11. 11. Terminology
  12. 12. Sizing Heap Heap the region of objects reside |H| - The size of the heap #H - number of object in the heap Garbage Collectors
  13. 13. GC Root An object which is references from outside the heap or heap region. Java Local JNI Native stack System class Busy monitor Etc… Garbage Collectors
  14. 14. Sizing : Live Set Live Set : Object that are reachable from garbage collection roots #LS - number of object in the live set |LS| - The size of live set Garbage Collectors
  15. 15. Mutator Application threads The stuff that create new objects and changes state The stuff that makes the garbage collector suffer Allocation rate - how fast new objects are allocated Mutation rate - how fast app changes references of live objects Garbage Collectors
  16. 16. Collector Pauseless Collector (Concurrent Collector )
 vs Stop the world (STW) Collector Serial Collector -Single threaded
 vs Parallel collector -Multi threaded Incremental vs Monolithic Conservative vs Precise Garbage Collectors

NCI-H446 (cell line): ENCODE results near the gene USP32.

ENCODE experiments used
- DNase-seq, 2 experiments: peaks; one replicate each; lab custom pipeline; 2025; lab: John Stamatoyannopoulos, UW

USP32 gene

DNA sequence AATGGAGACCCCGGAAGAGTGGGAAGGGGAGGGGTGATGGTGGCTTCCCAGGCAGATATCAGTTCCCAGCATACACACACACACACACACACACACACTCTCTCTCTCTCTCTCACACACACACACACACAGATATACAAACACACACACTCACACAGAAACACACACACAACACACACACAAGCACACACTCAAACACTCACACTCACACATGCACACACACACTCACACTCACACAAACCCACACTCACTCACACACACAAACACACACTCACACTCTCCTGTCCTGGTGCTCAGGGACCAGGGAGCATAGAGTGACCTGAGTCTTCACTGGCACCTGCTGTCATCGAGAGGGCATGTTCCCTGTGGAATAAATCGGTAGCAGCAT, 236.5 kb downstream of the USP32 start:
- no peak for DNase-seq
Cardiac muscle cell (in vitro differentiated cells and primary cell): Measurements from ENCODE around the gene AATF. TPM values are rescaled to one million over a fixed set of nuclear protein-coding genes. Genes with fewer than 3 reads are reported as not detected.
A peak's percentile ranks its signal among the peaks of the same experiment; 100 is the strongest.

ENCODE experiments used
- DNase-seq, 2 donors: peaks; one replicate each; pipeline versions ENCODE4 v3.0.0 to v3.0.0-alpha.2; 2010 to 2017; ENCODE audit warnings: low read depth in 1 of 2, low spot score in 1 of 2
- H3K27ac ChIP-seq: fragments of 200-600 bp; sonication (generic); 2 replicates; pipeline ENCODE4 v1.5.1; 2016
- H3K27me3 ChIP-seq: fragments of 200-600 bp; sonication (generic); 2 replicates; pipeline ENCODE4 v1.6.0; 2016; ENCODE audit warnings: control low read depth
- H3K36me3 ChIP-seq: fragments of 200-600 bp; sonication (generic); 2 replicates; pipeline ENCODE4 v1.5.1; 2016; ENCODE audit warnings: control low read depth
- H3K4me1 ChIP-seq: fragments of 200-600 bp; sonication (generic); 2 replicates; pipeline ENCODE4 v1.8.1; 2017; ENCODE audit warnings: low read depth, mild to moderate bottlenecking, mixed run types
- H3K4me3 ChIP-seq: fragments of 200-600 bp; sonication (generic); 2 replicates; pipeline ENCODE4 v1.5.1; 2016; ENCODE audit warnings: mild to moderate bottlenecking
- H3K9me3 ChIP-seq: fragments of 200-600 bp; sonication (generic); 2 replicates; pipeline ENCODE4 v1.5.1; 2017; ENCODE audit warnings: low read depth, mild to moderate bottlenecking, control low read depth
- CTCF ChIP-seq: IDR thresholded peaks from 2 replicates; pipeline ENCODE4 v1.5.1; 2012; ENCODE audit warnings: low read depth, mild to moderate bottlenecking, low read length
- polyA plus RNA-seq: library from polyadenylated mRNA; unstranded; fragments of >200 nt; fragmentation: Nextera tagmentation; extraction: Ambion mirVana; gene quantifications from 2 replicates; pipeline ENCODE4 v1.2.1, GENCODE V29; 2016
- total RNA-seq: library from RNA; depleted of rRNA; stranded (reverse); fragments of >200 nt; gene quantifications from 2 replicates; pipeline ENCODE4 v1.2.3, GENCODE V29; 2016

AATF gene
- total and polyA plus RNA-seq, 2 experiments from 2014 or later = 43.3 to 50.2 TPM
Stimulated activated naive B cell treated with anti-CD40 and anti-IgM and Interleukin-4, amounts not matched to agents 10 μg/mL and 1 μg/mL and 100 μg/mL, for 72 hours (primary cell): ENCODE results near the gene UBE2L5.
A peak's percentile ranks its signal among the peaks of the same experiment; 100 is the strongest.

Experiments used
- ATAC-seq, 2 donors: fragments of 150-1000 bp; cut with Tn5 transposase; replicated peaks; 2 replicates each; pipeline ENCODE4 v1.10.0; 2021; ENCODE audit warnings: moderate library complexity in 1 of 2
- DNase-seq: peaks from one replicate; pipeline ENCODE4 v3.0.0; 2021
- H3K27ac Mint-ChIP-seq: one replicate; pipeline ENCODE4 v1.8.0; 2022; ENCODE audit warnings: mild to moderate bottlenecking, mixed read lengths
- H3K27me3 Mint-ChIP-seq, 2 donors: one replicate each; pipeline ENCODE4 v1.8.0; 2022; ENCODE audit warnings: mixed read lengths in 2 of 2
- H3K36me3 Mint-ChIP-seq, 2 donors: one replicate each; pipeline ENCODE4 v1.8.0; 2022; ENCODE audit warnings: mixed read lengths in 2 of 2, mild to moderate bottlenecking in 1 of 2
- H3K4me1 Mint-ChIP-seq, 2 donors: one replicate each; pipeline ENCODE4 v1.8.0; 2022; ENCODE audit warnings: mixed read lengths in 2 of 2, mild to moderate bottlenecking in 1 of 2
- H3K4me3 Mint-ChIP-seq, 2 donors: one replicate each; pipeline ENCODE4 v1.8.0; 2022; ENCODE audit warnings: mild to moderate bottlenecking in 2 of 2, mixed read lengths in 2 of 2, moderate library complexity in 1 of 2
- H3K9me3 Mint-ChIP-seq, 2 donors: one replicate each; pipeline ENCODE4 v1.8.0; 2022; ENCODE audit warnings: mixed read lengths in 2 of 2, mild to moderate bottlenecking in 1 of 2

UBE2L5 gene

17. 17. GC Safepoint A point in thread execution where it is safe for a GC to operate References inside thread stacks are identifiable If a thread is in a safe point GC may commence Thread will not be able to exit a safe-point until GC ends Global Safe-point : All threads enter a safe point Safe points must be frequent Garbage Collectors
  18. 18. Building Blocks: Mark and Sweep Mark: O(#LS) Every object holds a bit initially set to 0 Start with GC roots DFS traversal every visited object change to 1 Sweep O(|H|) Objects with 0 are added to the empty list Downside: Heap fragmentation Garbage Collectors A B C E F D A B C D F